7th December 2009
MPs challenge wisdom of second Stansted runway
|A report published today [Monday 7 December] by the influential House of Commons Transport Committee concludes that the case for a second runway at Stansted Airport has not been made.
The ‘Future of Aviation’ inquiry report questions the need for a second runway at Stansted. Its conclusions are vindication of the economic arguments which have long been made by Stop Stansted Expansion (SSE), whose economics adviser gave evidence to the inquiry, and a rejection of the claims made by BAA and the present Government about the so-called economic benefits of expanding the airport.
This latest rejection of the case for a second Stansted runway is particularly welcome because the Transport Committee is dominated by Labour MPs who, up until now, have loyally supported the Government’s pro-expansion aviation policy. Furthermore, it comes in a year when the Conservatives and the Liberal Democrats have both unequivocally declared their opposition to a second Stansted runway, meaning that BAA and the Government are increasingly isolated on this issue.
Commenting on the news, SSE Campaign Director Carol Barbone said: “It should by now be clear to the Government and BAA that they are flogging a dead horse. It is becoming increasingly difficult to find anyone these days who still believes there is a logical case to be made for a second Stansted runway.”
SSE also strongly welcomes the Committee’s conclusions that the Government needs to revisit procedures for assessing the impacts of aircraft noise, compensation arrangements and the effective enforcement of noise regulations. News that the Committee is calling for a review of the adequacy of research into the effects of aircraft noise, particularly on human health, and for measures to improve air quality around major airports to be brought forward are also to be applauded.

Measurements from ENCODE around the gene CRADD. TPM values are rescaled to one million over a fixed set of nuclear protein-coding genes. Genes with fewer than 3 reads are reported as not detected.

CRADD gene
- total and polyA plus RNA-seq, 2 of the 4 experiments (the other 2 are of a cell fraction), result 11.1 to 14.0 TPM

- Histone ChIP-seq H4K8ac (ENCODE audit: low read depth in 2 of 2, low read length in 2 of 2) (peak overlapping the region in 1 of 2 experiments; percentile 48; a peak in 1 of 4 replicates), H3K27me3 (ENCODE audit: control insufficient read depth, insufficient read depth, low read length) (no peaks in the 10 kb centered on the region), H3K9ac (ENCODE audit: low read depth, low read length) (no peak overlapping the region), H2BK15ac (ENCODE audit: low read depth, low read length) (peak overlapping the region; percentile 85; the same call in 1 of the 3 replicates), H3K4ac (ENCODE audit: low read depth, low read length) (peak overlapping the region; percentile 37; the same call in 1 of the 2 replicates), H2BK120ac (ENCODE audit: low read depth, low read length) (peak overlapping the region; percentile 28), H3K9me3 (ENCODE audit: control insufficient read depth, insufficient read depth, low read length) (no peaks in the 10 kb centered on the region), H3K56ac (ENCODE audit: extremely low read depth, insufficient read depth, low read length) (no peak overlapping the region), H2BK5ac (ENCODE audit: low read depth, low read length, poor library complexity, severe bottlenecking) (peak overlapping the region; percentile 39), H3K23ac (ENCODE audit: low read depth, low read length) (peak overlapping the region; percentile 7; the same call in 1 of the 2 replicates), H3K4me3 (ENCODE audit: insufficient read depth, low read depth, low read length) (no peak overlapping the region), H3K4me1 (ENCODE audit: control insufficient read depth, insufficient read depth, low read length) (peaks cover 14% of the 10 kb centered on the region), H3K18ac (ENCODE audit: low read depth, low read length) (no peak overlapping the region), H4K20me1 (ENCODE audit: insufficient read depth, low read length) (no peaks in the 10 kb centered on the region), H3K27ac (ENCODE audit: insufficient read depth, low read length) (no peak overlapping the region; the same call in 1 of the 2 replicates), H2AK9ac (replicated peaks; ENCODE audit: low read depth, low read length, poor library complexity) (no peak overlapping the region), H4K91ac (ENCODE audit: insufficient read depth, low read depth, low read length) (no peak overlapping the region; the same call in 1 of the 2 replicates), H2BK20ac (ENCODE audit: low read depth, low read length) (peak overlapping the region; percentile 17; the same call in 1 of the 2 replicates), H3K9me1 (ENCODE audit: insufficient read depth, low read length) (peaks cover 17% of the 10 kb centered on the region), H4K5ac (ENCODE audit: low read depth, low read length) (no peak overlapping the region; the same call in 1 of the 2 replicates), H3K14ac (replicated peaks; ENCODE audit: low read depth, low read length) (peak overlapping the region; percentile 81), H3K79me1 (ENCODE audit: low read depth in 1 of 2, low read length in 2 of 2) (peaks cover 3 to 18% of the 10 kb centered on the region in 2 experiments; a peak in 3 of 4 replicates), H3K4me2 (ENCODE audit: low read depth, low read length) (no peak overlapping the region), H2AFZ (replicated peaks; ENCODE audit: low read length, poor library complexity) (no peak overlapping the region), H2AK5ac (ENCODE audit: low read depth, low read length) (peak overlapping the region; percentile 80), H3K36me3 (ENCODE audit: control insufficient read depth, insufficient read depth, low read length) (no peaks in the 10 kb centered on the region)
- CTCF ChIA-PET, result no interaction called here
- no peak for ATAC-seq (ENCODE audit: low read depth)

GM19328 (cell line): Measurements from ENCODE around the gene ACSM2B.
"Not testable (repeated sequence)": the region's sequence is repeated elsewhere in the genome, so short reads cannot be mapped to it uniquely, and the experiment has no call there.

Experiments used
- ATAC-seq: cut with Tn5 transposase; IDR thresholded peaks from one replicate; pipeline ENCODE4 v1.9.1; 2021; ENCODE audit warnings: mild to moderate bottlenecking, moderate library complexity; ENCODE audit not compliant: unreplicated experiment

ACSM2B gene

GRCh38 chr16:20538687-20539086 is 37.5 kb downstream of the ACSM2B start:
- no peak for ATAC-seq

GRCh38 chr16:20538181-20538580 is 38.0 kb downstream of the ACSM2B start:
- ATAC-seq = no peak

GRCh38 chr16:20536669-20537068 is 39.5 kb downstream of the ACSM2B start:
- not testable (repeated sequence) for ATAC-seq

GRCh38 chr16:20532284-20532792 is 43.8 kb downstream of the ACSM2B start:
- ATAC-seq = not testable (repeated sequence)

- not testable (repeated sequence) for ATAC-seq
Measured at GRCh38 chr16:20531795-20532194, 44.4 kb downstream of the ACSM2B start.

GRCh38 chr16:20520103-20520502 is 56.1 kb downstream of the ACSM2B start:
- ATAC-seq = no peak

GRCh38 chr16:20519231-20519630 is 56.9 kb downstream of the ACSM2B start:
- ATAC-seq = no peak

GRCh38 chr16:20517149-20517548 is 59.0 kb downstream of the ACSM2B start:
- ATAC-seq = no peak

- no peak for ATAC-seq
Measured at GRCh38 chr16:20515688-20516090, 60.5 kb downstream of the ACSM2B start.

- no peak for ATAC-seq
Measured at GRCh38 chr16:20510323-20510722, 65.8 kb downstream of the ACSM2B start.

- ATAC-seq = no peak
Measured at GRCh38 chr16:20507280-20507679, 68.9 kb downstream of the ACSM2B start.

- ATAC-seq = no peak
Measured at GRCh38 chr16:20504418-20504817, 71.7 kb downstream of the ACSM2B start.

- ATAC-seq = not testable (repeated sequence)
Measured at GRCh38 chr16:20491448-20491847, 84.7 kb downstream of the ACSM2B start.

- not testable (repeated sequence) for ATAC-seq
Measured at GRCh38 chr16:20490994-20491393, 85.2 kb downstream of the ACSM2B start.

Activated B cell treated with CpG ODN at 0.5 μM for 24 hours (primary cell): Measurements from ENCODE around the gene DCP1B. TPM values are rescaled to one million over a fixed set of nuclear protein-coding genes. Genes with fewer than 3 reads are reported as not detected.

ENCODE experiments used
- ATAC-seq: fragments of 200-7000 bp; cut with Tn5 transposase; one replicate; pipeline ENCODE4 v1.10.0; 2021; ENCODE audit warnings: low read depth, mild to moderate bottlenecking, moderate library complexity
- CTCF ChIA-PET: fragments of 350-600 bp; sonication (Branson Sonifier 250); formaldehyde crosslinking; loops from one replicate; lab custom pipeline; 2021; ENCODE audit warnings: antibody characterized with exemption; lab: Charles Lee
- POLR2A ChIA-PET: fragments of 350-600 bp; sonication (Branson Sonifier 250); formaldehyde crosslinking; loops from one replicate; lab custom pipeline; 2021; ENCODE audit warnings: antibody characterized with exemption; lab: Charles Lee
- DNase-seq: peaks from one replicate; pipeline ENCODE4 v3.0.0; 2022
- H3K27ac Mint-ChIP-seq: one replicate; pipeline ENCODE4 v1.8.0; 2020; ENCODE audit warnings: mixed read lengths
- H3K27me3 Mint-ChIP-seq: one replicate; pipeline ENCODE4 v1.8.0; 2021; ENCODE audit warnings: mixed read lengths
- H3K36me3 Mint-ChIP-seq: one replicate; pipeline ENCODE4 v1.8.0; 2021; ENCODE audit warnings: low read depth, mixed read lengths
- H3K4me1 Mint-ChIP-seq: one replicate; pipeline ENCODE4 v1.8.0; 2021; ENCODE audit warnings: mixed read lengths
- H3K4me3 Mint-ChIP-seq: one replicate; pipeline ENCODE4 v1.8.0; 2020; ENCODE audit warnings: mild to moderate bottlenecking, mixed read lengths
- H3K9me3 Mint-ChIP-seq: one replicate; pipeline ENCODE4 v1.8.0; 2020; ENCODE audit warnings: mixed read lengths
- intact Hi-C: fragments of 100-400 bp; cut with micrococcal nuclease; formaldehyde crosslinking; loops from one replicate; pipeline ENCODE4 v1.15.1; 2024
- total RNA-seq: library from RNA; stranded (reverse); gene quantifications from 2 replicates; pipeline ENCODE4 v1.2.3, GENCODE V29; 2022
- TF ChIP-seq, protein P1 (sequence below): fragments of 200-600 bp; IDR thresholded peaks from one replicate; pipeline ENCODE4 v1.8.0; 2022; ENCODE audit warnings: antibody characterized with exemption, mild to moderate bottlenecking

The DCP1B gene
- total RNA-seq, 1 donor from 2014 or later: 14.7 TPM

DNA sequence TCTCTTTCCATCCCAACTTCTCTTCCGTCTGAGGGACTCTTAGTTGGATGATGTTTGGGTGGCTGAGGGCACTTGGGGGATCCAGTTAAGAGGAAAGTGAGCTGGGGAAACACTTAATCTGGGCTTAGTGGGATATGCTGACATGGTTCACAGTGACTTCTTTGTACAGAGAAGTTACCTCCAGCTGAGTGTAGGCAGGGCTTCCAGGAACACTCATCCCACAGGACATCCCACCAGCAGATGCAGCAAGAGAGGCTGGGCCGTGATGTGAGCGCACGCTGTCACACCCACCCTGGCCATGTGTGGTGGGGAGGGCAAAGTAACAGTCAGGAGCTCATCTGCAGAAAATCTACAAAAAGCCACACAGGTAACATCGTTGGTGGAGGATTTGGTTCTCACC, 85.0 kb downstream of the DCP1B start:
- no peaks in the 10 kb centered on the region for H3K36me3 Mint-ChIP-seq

There are however some disappointing aspects in the report, in particular, its failure to recognise that the expansion of air travel along the lines proposed by the Government’s 2003 Air Transport White Paper cannot be reconciled with the objective of achieving an 80 per cent cut in the UK’s carbon emissions by 2050. Hopes now rest on the landmark ‘UK and Aviation’ report to be published tomorrow [Tuesday 8 December] by the Committee on Climate Change. This is expected to say that aviation growth will need to be reined in if the UK’s climate change targets are to be met.
The key references in the report to the points made above are paragraphs 43-53, 105-110 and Conclusions 7, 8, 11 and 12.
SSE submitted written evidence to the Committee in February 2009, oral evidence in June 2009 and supplementary written evidence at the Committee’s request during July 2009.